LaFeber's recipe for economic growth
5. Are the American people prepared for the post-Cold War world?
(...) The Soviet Union, after all, rotted from the inside out. On the other hand, Japan's and Germany's rise to economic power occurred because of their educated workforces, intelligent governmental guidance, ability to plan long-term and high savings rates (three to four times the rates of Americans) that catered money for investment rather than a towering consumer indebtedness.
Not a mention of free markets, only references to planning, guidance and having lots of intelligent people. If that's all it takes, then why exactly did the Soviet Union collapse? They had some of the best scientists in the world, free university education and a whole lot of planning. I guess their planning wasn't intelligent enough. The Soviet Union also had a high investment rate, with investments allocated by "intelligent" technocrats. And how did it turn out?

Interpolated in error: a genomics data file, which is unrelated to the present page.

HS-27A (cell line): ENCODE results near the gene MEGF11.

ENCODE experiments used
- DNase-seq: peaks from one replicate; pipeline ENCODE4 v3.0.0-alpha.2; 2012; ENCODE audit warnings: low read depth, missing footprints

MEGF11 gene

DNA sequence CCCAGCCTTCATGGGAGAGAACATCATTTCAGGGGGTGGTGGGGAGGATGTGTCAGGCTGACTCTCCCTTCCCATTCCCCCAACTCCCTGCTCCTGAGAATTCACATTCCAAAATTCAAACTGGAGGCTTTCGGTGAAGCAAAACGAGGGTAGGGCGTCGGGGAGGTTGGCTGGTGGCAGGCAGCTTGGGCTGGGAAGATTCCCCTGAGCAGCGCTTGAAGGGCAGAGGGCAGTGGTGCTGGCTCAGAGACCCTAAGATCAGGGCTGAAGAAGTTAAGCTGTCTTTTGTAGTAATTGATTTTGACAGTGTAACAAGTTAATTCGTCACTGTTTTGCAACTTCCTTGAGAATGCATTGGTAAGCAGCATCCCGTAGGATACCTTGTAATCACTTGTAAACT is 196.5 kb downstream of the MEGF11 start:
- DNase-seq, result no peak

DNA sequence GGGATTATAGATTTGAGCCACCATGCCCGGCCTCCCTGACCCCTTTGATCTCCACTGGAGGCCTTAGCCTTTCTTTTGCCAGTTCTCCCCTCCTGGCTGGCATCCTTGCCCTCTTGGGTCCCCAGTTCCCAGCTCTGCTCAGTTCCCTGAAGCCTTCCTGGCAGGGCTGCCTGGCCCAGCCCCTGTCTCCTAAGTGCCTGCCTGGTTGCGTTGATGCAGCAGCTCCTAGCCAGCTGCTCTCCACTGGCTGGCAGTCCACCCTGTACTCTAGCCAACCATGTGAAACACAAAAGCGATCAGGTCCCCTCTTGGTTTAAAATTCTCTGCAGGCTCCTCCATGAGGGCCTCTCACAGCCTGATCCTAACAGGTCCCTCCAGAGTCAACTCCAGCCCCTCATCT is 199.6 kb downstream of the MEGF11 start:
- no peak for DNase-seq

As for Japan and Germany, neither really managed to plan long-term. The Japanese government got so entangled in subsidizing its enterprises that when the time came to pull the plug, they couldn't, as a result of which Japan has had two lost decades. Germany has been liberalizing its economy precisely because some of the welfare state policies it adopted are not sustainable in the long run. When these two economies grew the fastest after the war, it was in large part thanks to catching up after being torn to pieces by years of war. Compared to the rest of the world, their economies were still overwhelmingly liberal (as in free). The fact is that both countries would have witnessed similar, maybe even much higher, growth rates if their governments had simply kept their hands off. This is the recipe that allowed the West to rise above the rest of the world in the first place, long before anyone even dared to mention "public education".
Praising education as some Holy Grail is dangerous; it sends governments on a wild-goose chase, as if educating the people of Africa somehow could bring about an economic miracle. Don't forget that our comprehensive public education system appeared relatively late, decades after we had shed ourselves of extreme poverty that so plagues the (un)developing world.